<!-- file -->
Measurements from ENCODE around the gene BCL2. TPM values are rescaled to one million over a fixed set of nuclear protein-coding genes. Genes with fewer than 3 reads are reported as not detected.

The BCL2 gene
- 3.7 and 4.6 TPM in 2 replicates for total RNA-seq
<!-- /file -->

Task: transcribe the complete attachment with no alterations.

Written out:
Measurements from ENCODE around the gene BCL2. TPM values are rescaled to one million over a fixed set of nuclear protein-coding genes. Genes with fewer than 3 reads are reported as not detected.

The BCL2 gene
- 3.7 and 4.6 TPM in 2 replicates for total RNA-seq